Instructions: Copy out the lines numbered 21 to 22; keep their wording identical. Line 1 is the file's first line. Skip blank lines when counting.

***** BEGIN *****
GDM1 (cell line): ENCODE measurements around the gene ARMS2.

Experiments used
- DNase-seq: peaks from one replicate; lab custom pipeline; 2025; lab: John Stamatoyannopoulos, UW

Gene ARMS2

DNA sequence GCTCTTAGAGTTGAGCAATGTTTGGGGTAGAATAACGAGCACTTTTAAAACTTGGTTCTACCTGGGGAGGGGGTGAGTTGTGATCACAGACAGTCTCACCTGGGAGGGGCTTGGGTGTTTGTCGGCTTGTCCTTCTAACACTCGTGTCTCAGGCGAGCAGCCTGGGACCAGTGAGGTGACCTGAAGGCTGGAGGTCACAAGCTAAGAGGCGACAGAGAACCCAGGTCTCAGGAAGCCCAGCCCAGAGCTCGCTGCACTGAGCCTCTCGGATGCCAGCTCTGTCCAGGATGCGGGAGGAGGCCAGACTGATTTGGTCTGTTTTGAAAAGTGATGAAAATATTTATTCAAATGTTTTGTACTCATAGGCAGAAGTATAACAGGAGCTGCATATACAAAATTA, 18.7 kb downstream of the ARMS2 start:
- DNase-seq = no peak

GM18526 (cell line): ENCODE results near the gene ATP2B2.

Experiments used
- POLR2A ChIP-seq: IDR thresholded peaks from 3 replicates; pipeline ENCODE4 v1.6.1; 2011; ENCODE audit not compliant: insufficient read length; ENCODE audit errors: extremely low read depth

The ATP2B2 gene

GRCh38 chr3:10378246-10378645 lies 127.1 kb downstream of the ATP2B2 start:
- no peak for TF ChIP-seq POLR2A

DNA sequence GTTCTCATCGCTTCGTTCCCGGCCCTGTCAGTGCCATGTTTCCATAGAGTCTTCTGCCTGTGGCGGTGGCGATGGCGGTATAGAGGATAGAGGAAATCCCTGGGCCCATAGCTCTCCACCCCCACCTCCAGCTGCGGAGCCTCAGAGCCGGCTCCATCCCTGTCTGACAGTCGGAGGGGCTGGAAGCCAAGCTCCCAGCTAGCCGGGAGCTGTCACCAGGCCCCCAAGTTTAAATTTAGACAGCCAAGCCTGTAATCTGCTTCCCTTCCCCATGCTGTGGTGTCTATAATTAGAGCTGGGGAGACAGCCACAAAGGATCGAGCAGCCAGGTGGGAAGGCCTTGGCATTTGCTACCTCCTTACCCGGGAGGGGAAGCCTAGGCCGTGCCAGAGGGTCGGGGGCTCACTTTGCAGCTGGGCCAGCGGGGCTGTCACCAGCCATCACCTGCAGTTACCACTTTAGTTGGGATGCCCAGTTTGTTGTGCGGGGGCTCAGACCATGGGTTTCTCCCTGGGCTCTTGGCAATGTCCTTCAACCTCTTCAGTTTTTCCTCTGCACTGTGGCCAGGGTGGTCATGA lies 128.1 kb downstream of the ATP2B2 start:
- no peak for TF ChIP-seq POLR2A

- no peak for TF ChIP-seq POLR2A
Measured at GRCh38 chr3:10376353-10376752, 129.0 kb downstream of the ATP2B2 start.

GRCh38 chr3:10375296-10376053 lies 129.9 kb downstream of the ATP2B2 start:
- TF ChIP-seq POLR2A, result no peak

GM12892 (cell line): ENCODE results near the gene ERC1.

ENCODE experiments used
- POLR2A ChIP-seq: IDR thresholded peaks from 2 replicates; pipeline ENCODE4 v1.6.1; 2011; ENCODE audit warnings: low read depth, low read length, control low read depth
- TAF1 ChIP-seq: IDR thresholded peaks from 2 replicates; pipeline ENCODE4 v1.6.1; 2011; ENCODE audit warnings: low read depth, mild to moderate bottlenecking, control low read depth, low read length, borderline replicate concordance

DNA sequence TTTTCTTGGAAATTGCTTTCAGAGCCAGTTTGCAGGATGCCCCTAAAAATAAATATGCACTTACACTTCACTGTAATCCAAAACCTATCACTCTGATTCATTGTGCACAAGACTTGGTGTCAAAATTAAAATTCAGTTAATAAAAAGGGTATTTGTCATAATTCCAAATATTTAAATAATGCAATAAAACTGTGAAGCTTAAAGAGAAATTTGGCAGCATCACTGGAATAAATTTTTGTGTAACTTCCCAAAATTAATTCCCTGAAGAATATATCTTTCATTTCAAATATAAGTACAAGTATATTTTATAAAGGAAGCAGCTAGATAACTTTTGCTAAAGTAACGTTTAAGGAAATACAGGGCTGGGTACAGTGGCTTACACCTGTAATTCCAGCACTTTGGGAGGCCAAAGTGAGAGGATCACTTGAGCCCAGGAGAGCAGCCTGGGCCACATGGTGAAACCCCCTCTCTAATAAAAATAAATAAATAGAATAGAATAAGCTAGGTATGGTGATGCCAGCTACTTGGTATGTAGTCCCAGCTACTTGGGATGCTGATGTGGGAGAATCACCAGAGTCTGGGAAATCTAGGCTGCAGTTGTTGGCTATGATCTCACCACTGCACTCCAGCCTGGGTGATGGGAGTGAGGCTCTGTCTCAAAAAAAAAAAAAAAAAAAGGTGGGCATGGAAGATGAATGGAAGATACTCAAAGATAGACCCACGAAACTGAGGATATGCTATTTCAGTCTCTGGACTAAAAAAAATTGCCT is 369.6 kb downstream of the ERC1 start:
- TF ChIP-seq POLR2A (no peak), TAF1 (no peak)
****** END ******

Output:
- POLR2A ChIP-seq: IDR thresholded peaks from 2 replicates; pipeline ENCODE4 v1.6.1; 2011; ENCODE audit warnings: low read depth, low read length, control low read depth
- TAF1 ChIP-seq: IDR thresholded peaks from 2 replicates; pipeline ENCODE4 v1.6.1; 2011; ENCODE audit warnings: low read depth, mild to moderate bottlenecking, control low read depth, low read length, borderline replicate concordance